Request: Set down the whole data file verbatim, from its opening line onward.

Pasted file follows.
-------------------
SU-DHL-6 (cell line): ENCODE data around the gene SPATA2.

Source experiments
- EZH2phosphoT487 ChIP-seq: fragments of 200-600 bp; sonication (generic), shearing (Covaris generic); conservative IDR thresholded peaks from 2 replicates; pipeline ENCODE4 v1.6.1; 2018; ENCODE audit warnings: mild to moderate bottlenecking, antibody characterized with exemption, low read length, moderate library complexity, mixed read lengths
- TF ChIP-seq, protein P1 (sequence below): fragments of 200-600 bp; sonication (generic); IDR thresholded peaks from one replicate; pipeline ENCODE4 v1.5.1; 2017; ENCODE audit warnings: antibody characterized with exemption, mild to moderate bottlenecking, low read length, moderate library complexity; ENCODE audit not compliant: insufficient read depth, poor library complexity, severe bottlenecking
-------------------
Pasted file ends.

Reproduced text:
SU-DHL-6 (cell line): ENCODE data around the gene SPATA2.

Source experiments
- EZH2phosphoT487 ChIP-seq: fragments of 200-600 bp; sonication (generic), shearing (Covaris generic); conservative IDR thresholded peaks from 2 replicates; pipeline ENCODE4 v1.6.1; 2018; ENCODE audit warnings: mild to moderate bottlenecking, antibody characterized with exemption, low read length, moderate library complexity, mixed read lengths
- TF ChIP-seq, protein P1 (sequence below): fragments of 200-600 bp; sonication (generic); IDR thresholded peaks from one replicate; pipeline ENCODE4 v1.5.1; 2017; ENCODE audit warnings: antibody characterized with exemption, mild to moderate bottlenecking, low read length, moderate library complexity; ENCODE audit not compliant: insufficient read depth, poor library complexity, severe bottlenecking